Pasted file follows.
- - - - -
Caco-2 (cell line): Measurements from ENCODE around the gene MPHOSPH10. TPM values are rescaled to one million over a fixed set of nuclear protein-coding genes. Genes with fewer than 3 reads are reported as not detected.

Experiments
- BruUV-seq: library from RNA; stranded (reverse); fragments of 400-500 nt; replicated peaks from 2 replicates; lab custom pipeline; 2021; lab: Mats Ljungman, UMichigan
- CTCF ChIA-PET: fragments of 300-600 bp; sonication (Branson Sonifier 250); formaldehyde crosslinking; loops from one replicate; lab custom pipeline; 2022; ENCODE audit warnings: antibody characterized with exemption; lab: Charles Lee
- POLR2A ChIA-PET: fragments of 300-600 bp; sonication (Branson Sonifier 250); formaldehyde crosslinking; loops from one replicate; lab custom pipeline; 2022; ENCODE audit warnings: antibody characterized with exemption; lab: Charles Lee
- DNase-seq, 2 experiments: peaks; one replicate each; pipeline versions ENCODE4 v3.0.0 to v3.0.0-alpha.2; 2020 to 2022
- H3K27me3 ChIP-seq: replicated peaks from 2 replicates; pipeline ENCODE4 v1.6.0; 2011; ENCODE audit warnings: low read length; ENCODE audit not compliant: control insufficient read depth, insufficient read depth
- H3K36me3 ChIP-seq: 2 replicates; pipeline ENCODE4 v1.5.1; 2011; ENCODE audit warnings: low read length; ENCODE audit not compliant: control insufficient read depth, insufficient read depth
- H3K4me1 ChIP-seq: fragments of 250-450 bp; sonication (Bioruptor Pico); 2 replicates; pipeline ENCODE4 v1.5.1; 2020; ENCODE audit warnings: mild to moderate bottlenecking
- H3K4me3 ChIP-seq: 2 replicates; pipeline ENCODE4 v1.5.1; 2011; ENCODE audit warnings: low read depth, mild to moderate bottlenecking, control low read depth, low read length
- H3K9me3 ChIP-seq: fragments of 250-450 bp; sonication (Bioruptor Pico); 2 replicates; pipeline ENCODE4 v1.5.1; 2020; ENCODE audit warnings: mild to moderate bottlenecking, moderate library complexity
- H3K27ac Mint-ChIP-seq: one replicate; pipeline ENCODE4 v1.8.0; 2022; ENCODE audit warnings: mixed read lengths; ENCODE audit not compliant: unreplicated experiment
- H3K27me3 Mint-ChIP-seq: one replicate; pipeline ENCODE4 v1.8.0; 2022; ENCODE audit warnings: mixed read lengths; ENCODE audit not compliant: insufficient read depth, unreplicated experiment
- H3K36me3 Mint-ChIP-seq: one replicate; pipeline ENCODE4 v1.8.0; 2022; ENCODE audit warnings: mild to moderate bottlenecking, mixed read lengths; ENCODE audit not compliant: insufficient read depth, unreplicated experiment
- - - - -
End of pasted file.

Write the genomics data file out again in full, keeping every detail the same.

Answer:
Caco-2 (cell line): Measurements from ENCODE around the gene MPHOSPH10. TPM values are rescaled to one million over a fixed set of nuclear protein-coding genes. Genes with fewer than 3 reads are reported as not detected.

Experiments
- BruUV-seq: library from RNA; stranded (reverse); fragments of 400-500 nt; replicated peaks from 2 replicates; lab custom pipeline; 2021; lab: Mats Ljungman, UMichigan
- CTCF ChIA-PET: fragments of 300-600 bp; sonication (Branson Sonifier 250); formaldehyde crosslinking; loops from one replicate; lab custom pipeline; 2022; ENCODE audit warnings: antibody characterized with exemption; lab: Charles Lee
- POLR2A ChIA-PET: fragments of 300-600 bp; sonication (Branson Sonifier 250); formaldehyde crosslinking; loops from one replicate; lab custom pipeline; 2022; ENCODE audit warnings: antibody characterized with exemption; lab: Charles Lee
- DNase-seq, 2 experiments: peaks; one replicate each; pipeline versions ENCODE4 v3.0.0 to v3.0.0-alpha.2; 2020 to 2022
- H3K27me3 ChIP-seq: replicated peaks from 2 replicates; pipeline ENCODE4 v1.6.0; 2011; ENCODE audit warnings: low read length; ENCODE audit not compliant: control insufficient read depth, insufficient read depth
- H3K36me3 ChIP-seq: 2 replicates; pipeline ENCODE4 v1.5.1; 2011; ENCODE audit warnings: low read length; ENCODE audit not compliant: control insufficient read depth, insufficient read depth
- H3K4me1 ChIP-seq: fragments of 250-450 bp; sonication (Bioruptor Pico); 2 replicates; pipeline ENCODE4 v1.5.1; 2020; ENCODE audit warnings: mild to moderate bottlenecking
- H3K4me3 ChIP-seq: 2 replicates; pipeline ENCODE4 v1.5.1; 2011; ENCODE audit warnings: low read depth, mild to moderate bottlenecking, control low read depth, low read length
- H3K9me3 ChIP-seq: fragments of 250-450 bp; sonication (Bioruptor Pico); 2 replicates; pipeline ENCODE4 v1.5.1; 2020; ENCODE audit warnings: mild to moderate bottlenecking, moderate library complexity
- H3K27ac Mint-ChIP-seq: one replicate; pipeline ENCODE4 v1.8.0; 2022; ENCODE audit warnings: mixed read lengths; ENCODE audit not compliant: unreplicated experiment
- H3K27me3 Mint-ChIP-seq: one replicate; pipeline ENCODE4 v1.8.0; 2022; ENCODE audit warnings: mixed read lengths; ENCODE audit not compliant: insufficient read depth, unreplicated experiment
- H3K36me3 Mint-ChIP-seq: one replicate; pipeline ENCODE4 v1.8.0; 2022; ENCODE audit warnings: mild to moderate bottlenecking, mixed read lengths; ENCODE audit not compliant: insufficient read depth, unreplicated experiment